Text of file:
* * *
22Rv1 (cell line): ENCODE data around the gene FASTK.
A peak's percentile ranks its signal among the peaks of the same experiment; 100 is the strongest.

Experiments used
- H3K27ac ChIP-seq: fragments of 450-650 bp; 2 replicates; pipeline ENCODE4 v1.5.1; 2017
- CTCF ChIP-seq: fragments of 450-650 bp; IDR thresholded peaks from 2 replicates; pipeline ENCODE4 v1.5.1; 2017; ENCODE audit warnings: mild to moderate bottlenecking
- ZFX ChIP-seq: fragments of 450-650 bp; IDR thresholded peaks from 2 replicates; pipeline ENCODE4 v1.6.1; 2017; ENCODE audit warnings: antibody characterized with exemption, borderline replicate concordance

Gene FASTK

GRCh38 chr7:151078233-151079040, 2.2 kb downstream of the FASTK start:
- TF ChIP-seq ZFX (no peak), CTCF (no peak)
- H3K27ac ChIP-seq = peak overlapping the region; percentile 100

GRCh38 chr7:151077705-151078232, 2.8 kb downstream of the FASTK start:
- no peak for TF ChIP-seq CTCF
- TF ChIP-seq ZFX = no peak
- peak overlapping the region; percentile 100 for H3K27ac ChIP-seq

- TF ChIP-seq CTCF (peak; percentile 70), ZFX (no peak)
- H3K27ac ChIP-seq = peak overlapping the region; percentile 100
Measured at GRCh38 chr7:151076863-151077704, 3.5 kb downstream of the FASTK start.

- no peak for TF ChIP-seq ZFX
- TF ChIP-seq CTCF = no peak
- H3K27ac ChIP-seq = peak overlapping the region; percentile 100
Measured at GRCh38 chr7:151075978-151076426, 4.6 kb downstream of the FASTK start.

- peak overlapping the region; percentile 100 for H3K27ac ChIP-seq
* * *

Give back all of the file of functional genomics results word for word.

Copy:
22Rv1 (cell line): ENCODE data around the gene FASTK.
A peak's percentile ranks its signal among the peaks of the same experiment; 100 is the strongest.

Experiments used
- H3K27ac ChIP-seq: fragments of 450-650 bp; 2 replicates; pipeline ENCODE4 v1.5.1; 2017
- CTCF ChIP-seq: fragments of 450-650 bp; IDR thresholded peaks from 2 replicates; pipeline ENCODE4 v1.5.1; 2017; ENCODE audit warnings: mild to moderate bottlenecking
- ZFX ChIP-seq: fragments of 450-650 bp; IDR thresholded peaks from 2 replicates; pipeline ENCODE4 v1.6.1; 2017; ENCODE audit warnings: antibody characterized with exemption, borderline replicate concordance

Gene FASTK

GRCh38 chr7:151078233-151079040, 2.2 kb downstream of the FASTK start:
- TF ChIP-seq ZFX (no peak), CTCF (no peak)
- H3K27ac ChIP-seq = peak overlapping the region; percentile 100

GRCh38 chr7:151077705-151078232, 2.8 kb downstream of the FASTK start:
- no peak for TF ChIP-seq CTCF
- TF ChIP-seq ZFX = no peak
- peak overlapping the region; percentile 100 for H3K27ac ChIP-seq

- TF ChIP-seq CTCF (peak; percentile 70), ZFX (no peak)
- H3K27ac ChIP-seq = peak overlapping the region; percentile 100
Measured at GRCh38 chr7:151076863-151077704, 3.5 kb downstream of the FASTK start.

- no peak for TF ChIP-seq ZFX
- TF ChIP-seq CTCF = no peak
- H3K27ac ChIP-seq = peak overlapping the region; percentile 100
Measured at GRCh38 chr7:151075978-151076426, 4.6 kb downstream of the FASTK start.

- peak overlapping the region; percentile 100 for H3K27ac ChIP-seq